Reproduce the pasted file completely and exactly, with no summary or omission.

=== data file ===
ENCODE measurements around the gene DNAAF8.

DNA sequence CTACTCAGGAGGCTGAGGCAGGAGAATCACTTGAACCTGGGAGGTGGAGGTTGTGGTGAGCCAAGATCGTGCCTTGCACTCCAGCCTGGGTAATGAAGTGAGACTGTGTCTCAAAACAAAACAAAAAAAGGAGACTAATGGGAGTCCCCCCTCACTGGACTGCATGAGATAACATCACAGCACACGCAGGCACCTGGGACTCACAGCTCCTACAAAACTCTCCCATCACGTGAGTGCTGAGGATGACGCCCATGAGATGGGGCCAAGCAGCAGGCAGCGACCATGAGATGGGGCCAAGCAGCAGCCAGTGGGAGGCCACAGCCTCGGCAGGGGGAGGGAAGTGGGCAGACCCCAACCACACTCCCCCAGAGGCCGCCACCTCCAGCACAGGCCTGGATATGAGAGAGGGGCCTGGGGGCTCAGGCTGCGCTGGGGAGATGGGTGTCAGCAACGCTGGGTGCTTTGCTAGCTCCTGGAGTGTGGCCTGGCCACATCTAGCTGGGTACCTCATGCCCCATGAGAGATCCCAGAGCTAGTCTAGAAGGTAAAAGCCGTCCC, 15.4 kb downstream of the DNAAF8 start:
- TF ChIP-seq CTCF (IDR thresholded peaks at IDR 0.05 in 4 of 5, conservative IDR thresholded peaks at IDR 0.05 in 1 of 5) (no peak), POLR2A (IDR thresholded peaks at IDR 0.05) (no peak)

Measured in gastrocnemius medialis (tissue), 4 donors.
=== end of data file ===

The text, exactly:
ENCODE measurements around the gene DNAAF8.

DNA sequence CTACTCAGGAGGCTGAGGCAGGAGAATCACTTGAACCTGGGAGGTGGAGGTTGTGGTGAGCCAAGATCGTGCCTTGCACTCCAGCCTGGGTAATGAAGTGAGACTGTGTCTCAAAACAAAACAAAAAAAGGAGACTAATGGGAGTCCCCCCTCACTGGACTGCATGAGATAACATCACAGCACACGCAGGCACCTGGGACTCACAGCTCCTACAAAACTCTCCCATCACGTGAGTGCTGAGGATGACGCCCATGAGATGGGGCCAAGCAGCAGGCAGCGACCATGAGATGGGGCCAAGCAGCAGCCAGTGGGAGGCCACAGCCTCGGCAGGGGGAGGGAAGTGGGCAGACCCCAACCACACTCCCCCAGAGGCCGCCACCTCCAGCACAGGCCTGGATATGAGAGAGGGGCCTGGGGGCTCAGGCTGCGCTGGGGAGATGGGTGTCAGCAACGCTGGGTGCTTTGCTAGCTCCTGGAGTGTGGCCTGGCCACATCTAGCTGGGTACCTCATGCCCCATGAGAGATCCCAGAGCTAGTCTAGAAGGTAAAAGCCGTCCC, 15.4 kb downstream of the DNAAF8 start:
- TF ChIP-seq CTCF (IDR thresholded peaks at IDR 0.05 in 4 of 5, conservative IDR thresholded peaks at IDR 0.05 in 1 of 5) (no peak), POLR2A (IDR thresholded peaks at IDR 0.05) (no peak)

Measured in gastrocnemius medialis (tissue), 4 donors.